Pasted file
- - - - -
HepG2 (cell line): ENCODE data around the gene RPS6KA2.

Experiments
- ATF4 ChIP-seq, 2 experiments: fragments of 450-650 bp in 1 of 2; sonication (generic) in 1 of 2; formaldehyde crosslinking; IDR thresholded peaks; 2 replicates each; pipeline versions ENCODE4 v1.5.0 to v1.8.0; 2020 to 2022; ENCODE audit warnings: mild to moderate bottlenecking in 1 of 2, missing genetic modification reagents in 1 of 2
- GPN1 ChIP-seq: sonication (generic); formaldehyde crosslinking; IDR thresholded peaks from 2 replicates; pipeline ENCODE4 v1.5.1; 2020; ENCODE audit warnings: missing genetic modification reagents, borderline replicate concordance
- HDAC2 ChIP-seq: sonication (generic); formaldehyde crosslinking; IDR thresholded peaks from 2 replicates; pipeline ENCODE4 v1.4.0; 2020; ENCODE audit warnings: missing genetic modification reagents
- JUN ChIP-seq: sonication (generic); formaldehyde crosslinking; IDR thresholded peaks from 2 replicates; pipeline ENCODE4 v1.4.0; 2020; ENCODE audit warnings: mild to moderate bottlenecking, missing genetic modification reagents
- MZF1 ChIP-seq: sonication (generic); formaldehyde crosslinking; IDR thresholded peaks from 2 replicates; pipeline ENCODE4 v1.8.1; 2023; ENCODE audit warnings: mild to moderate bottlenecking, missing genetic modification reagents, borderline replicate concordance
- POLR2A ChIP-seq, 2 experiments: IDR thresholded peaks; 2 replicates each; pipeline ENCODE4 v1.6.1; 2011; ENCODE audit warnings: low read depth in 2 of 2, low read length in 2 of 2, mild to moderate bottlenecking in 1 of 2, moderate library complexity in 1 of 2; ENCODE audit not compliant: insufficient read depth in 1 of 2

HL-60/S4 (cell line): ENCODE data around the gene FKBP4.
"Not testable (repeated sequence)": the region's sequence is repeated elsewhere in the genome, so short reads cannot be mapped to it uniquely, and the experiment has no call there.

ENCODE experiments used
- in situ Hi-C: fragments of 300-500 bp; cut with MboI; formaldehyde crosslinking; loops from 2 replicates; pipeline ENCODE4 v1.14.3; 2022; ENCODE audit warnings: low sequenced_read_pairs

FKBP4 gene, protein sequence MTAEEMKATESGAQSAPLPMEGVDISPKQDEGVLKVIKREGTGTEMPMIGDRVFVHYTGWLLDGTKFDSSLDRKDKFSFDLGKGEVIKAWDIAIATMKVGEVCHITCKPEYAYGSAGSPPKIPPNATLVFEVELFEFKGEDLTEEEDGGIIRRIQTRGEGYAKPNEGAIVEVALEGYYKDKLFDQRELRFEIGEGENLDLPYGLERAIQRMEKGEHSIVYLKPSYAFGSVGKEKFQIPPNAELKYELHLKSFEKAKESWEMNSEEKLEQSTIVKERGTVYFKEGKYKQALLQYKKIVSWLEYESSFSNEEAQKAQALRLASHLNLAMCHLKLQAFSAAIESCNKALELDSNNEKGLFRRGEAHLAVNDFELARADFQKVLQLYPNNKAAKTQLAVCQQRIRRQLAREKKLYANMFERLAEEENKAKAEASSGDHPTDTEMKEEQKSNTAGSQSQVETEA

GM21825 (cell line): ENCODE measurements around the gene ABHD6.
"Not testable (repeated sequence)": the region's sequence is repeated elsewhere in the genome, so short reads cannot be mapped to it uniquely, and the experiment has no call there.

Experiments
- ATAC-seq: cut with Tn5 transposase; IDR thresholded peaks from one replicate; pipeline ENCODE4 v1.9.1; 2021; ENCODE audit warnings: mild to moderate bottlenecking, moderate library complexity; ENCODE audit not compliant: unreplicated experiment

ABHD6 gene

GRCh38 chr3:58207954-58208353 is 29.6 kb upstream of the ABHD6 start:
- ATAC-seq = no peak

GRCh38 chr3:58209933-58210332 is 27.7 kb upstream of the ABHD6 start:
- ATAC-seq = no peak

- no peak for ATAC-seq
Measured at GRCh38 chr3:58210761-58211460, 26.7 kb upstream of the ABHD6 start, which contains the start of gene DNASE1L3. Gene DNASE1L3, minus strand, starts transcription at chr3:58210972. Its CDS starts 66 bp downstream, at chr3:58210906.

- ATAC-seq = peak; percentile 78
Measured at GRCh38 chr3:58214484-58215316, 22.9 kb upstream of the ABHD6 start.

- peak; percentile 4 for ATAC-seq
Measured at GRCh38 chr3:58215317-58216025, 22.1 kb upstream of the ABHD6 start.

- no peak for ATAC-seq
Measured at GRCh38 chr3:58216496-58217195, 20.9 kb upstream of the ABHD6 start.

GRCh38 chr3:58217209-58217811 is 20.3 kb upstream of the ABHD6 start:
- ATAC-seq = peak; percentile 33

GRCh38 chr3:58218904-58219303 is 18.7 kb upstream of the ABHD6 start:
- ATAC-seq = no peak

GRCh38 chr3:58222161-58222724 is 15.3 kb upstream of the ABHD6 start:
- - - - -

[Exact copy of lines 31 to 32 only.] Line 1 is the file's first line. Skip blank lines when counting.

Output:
GRCh38 chr3:58217209-58217811 is 20.3 kb upstream of the ABHD6 start:
- ATAC-seq = peak; percentile 33